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Wind, vb. (impf. and partic. wound) 1) trans. a) to turn to this or that direction: “to turn and w. a fiery Pegasus,” H4A IV, 1, 109.
b) to turn round a fixed centre, to twist: “you have wound a goodly clew,” All's I, 3, 188. With up, 1) used of ensigns, == to furl or roll together: John V, 2, 73. V, 5, 7. of a watch, == to put in a state of motion by turning the spring round its pin: “he is --ing up the watch of his wit,” Tp. II, 1, 12. Tw. II, 5, 66. metaphorically: “the charm's wound up,” Mcb. I, 3, 37. “the untuned and jarring senses, O, w. up of this child-changed father,” Lr. IV, 7, 16. 2) to bring round, to consummate, to pass: “--ing up days with toil and nights with sleep,” H5 IV, 1, 296.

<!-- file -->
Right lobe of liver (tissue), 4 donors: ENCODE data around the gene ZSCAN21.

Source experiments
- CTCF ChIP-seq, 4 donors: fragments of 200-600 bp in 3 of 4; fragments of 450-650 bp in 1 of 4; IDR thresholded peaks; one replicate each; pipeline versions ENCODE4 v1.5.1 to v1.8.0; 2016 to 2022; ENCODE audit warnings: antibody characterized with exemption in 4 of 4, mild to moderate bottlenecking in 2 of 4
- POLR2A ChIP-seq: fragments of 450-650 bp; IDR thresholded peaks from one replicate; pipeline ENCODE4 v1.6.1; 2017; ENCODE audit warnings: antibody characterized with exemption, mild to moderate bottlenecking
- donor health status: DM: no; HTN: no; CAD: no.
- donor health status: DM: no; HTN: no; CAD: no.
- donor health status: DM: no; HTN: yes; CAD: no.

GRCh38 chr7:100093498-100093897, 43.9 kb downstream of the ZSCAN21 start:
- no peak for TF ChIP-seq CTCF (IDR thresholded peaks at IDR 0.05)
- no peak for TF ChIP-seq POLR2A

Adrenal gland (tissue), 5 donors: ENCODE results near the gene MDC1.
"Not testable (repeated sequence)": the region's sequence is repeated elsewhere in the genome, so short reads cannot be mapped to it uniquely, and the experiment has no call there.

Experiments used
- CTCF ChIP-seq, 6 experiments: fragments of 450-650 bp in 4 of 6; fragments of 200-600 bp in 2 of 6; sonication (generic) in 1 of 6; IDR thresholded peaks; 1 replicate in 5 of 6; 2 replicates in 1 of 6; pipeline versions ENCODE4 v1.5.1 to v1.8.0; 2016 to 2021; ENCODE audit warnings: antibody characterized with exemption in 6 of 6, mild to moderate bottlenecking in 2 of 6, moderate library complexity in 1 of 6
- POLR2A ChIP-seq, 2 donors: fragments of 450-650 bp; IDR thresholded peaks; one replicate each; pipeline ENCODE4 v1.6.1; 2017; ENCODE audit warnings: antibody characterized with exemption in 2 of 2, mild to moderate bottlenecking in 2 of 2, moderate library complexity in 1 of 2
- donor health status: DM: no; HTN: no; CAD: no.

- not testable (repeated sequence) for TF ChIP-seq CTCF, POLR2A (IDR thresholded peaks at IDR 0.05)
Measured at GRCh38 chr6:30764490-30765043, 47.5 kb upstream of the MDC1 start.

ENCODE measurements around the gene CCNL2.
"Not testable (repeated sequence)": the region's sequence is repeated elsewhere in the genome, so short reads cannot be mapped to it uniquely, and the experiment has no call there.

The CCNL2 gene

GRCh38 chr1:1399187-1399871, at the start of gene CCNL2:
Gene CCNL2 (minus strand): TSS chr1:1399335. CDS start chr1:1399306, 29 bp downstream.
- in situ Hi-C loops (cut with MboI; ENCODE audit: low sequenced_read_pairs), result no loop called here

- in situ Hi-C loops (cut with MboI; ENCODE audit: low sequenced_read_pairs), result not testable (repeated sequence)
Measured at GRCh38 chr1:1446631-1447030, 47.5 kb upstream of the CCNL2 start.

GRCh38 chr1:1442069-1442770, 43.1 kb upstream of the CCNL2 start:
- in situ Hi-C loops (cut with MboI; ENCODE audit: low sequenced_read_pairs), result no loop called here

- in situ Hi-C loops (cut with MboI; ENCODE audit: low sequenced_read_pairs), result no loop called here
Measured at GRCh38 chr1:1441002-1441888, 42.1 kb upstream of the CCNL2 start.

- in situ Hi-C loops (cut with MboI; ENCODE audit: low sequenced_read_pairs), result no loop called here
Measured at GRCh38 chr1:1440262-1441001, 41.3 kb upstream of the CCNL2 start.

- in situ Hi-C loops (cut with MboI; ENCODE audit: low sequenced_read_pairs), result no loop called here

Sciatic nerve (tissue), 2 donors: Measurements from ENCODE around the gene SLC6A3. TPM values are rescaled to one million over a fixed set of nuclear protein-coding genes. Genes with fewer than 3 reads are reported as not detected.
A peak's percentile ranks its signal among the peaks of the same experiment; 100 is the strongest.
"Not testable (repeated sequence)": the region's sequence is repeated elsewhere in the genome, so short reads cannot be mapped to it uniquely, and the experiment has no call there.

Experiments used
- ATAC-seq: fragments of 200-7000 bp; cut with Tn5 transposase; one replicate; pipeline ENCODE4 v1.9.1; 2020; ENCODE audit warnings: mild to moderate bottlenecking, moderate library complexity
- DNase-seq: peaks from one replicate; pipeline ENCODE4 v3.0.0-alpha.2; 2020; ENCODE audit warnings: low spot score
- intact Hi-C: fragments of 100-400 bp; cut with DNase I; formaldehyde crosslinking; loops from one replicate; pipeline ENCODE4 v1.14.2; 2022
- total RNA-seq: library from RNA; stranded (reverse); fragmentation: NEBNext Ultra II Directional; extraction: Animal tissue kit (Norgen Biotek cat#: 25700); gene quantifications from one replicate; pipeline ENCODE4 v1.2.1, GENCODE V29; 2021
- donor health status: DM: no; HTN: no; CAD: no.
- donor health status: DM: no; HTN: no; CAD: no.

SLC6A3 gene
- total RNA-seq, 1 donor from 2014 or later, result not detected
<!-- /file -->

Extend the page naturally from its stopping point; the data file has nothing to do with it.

c) to entwist, to infold, to encircle: “all wound with adders,” Tp. II, 2, 13. “I will w. thee in mine arms,” Mids. IV, 1, 45. this hand, fast wound about thy hair, H6C V, I, 54.
2) intr. a) to change one's direction, to turn: “w. away, be gone, I say,” As III, 3, 104. “a creature that I teach to fight, to w., to stop, to run directly on,” Caes. IV, 1, 32.
b) to have flexures or to move in flexures: “a --ing maze,” Lucr. 1151. “thin --ing breath,” Lucr. 1151 “--ing nooks,” Gent. II, 7, 31. it (the river) “shall not w.” H4A III, 1, 104. Metaphorically, == to fetch a compass, to make an indirect advance: “spend but time to w. about my love with circumstance,” Merch. I, 1, 154. “seek him out, w. me into him,” Lr. I, 2, 106 (me dat. ethicus). With an accus. denoting an effect: “to w. yourself into a power tyrannical,” Cor. III, 3, 64.
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